Later models of the S-Type R featured a revised pulley system for the Eaton M112 supercharger, allowing it to produce an extra 20 hp (15 kW; 20 PS).
Also added on the 2003 model was an electronic parking-brake paddle-switch that replaced the conventional manually operated lever for the rear brakes. For the 2003 model year, the Jaguar S-type was given a six-speed, automatic ZF 6HP26 transmission as well as a revised 3.0-litre V6 engine with 235 hp (175 kW) (US spec) versus 238 hp (177 kW) for the 1999 to 2002 models. The 2003 model featured a revised dash, centre console, and a grille with the Jaguar badge to give the vehicle a more Jaguar-like appearance, and a flip-open key was devised for the ignition.
A minor facelift on the 2005 model year featured redesigned front and rear aprons, a slightly modified grille, remodeled rear light clusters, an aluminium bonnet, and a new 2.7-litre V6 diesel engine with 207 hp (154 kW). The windscreen washer jets were incorporated into the windscreen wiper arms. There were no changes made to the cabin interior. 2006 to 2008 models featured no fog lights.
The S-Type was powered by a variety of petrol and diesel engines. At launch, the V8 S-Type was powered by the 4.0L Jaguar AJ-V8 engine, the capacity of which was increased to 4.2L in 2002. Variants of this engine are used in Ford, Lincoln, Land Rover/Range Rover and Aston Martin models. V6 engines used are the Ford Duratec unit which is used extensively throughout the Ford model range (and in Ford subsidiary companies). The 2.5 L V6 engine was not available for vehicles exported to the United States and Canada. Diesel engines are the Ford/Peugeot 2.7L HDi Ford AJD-V6/PSA DT17 which is used in a number of Ford, Peugeot, Citroen, Jaguar and Land Rover models.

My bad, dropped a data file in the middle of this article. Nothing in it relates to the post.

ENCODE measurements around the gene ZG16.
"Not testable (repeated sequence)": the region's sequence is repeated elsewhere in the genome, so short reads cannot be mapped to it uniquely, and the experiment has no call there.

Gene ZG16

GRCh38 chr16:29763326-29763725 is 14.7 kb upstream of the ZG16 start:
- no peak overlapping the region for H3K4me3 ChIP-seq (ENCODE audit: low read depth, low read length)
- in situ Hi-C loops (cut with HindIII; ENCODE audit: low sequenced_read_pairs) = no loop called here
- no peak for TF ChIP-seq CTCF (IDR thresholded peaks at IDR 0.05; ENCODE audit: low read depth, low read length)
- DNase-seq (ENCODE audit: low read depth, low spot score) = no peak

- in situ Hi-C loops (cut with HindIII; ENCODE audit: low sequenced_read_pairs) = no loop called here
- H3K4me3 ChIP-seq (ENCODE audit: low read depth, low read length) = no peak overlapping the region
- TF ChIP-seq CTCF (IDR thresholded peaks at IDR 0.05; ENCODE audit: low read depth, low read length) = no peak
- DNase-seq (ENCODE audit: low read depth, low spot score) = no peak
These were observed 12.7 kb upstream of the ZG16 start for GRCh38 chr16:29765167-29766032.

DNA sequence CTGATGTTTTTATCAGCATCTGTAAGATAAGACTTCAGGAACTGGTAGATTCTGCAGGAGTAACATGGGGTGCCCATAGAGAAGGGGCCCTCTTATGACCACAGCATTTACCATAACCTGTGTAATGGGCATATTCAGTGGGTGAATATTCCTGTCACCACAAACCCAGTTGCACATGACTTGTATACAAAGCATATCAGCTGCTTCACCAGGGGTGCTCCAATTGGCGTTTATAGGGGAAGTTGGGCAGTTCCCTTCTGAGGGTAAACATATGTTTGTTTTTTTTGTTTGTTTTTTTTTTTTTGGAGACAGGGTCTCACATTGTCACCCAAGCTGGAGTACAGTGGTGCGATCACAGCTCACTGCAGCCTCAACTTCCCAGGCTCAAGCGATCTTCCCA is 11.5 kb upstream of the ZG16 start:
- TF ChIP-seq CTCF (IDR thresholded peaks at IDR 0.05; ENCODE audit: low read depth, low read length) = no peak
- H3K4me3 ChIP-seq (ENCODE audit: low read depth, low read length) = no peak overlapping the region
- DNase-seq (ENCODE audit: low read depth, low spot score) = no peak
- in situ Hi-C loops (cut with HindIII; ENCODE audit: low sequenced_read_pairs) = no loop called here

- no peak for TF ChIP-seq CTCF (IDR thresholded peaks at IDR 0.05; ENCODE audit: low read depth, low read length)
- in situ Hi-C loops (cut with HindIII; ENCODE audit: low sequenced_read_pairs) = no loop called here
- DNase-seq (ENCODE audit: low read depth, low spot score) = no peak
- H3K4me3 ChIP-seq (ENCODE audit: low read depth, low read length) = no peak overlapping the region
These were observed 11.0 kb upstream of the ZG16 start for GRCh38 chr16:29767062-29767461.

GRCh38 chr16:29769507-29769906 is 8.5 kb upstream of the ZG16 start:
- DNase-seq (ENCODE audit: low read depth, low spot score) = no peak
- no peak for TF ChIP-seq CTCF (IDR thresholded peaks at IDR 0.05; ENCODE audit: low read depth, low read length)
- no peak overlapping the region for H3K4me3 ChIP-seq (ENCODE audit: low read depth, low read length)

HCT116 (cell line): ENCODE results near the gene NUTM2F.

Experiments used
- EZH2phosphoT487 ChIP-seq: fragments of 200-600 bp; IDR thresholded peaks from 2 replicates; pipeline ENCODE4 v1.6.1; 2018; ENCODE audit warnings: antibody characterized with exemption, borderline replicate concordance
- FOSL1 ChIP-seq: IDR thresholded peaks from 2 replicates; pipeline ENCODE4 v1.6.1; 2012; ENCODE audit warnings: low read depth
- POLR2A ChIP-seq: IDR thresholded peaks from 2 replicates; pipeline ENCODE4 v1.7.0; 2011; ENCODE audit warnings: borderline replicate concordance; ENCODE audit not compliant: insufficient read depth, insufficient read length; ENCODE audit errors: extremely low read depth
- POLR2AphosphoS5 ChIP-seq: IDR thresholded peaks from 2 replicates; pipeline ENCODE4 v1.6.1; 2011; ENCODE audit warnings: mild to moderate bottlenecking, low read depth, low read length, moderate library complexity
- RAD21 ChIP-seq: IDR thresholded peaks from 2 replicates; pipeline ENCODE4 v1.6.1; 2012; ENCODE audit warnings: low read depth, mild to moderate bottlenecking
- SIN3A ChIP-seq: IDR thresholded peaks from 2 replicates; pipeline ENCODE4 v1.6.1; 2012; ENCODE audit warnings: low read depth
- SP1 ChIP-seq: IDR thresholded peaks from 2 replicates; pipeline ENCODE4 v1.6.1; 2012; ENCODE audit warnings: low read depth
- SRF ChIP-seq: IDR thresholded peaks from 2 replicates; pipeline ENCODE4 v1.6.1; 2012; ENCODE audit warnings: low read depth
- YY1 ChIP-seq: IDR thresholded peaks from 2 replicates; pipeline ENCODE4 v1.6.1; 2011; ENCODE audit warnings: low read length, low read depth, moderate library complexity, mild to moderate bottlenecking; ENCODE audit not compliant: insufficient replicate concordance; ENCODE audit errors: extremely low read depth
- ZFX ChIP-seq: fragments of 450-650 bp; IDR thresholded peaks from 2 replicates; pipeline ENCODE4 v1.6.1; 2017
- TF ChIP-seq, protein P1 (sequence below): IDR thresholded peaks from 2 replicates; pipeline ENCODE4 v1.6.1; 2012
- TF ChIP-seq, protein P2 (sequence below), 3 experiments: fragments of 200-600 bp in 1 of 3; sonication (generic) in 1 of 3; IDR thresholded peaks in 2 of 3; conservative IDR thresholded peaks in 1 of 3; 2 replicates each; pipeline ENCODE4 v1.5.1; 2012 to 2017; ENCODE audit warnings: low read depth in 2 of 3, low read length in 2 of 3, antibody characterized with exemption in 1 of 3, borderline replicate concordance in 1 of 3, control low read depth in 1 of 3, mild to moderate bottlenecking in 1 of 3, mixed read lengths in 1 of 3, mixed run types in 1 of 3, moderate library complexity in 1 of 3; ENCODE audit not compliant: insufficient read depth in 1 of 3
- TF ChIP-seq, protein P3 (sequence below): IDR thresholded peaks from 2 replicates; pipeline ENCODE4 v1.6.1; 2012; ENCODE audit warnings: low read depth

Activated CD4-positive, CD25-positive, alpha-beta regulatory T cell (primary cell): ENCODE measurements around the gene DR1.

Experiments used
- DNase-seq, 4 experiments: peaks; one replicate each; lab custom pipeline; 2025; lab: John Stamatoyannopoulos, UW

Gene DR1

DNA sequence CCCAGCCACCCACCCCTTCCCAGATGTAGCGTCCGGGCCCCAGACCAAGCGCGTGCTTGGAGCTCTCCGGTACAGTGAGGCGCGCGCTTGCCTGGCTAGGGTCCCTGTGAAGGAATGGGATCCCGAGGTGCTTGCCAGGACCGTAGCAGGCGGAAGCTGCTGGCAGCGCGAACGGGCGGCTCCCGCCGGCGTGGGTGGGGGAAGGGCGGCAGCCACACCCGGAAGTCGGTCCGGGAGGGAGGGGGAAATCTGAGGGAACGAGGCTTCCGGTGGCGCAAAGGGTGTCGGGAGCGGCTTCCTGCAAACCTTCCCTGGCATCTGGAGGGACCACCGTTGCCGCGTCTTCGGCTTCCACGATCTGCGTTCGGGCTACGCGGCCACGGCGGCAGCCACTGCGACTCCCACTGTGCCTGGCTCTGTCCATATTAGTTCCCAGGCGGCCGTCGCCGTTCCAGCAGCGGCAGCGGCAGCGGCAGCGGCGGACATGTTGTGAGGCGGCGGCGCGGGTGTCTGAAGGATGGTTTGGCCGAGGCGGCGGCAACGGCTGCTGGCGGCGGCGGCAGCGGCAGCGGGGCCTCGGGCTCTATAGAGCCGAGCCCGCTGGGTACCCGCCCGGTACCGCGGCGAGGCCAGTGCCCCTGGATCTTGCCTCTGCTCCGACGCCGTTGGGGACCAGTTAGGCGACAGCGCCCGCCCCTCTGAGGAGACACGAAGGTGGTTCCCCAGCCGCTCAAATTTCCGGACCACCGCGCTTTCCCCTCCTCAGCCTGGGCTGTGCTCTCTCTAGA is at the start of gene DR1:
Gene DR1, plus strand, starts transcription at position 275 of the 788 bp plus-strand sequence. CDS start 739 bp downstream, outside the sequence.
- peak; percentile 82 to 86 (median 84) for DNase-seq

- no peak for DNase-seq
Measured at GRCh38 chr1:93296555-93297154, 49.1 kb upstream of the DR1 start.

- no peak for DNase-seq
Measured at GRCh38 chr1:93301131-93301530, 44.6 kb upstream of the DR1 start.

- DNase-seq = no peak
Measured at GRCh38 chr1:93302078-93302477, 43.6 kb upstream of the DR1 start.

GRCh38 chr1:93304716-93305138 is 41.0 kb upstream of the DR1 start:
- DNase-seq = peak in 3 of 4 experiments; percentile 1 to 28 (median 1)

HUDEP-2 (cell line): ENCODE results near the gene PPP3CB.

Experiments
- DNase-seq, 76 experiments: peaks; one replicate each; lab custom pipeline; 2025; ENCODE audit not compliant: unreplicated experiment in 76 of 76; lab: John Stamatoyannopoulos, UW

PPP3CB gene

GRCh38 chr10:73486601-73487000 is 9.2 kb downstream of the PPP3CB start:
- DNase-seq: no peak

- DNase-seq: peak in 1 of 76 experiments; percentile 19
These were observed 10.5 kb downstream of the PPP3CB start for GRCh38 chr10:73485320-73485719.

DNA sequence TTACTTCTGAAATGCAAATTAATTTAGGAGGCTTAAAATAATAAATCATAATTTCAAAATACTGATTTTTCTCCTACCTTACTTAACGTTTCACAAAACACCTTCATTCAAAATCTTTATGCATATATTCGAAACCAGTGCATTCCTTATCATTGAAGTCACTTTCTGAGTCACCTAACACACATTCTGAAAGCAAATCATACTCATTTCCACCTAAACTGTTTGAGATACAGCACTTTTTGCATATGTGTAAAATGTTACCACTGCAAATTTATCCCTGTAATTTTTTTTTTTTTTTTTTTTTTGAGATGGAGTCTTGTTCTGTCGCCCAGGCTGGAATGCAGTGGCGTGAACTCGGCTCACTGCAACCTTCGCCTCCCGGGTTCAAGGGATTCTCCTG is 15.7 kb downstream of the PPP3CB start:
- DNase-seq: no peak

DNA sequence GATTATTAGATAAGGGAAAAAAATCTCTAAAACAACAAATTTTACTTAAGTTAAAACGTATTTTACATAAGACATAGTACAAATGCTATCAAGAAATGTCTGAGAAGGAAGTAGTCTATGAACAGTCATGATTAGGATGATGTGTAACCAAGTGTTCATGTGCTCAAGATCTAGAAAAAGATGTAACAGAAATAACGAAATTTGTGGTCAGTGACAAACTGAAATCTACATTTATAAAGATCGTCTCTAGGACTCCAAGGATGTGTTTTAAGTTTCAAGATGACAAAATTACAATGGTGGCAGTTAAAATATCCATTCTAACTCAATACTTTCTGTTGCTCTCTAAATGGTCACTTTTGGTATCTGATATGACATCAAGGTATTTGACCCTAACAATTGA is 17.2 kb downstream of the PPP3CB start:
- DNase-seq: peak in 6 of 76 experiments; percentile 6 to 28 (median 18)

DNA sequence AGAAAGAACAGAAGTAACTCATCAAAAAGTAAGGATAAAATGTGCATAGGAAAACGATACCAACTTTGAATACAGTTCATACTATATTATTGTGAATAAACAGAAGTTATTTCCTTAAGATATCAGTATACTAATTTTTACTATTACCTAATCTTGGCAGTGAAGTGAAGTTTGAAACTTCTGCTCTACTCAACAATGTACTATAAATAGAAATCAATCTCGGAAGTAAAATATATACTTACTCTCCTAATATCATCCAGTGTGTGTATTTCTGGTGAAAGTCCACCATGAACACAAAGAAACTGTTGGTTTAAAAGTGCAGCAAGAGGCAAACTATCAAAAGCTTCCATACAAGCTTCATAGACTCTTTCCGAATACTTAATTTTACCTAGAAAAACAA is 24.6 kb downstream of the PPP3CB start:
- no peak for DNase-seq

From model years 1999 to 2002, the rear-wheel-drive S-Type was equipped with either a five-speed manual or a five-speed J-Gate Ford 5R55N transmission . From 2003, the S-Type was produced with either a 5-speed manual transmission (Getrag 221)  or a six-speed J-Gate transmission that allows automatic gear selection or clutchless manual gear selection. The 2004 diesel saw the introduction of a 6-speed manual transmission; it was also available with the six-speed J-Gate automatic transmission.
|Model||2.5 V6 (Executive)||V6 Diesel (Classic/Executive)||3.0 V6 (Executive)||V8 (Executive)||V8 S/C (S-TYPE R)|
|Engine type and
Number of cylinders
|V6 - petrol||twin-turbo V6 - diesel||V6 - petrol||V8 - petrol||V8 - petrol supercharged (Eaton)|
|Displacement||2,497 cc||2,720 cc||2,967 cc||4,196 cc|
|Power||145 kW (197 PS; 194 hp) @ 6,800 rpm||150 kW (204 PS; 201 hp) @ 4,000 rpm||180 kW (245 PS; 241 hp) @ 6,800 rpm||210 kW (286 PS; 282 hp) @ 6,000 rpm||290 kW (394 PS; 389 hp) @ 6,100 rpm|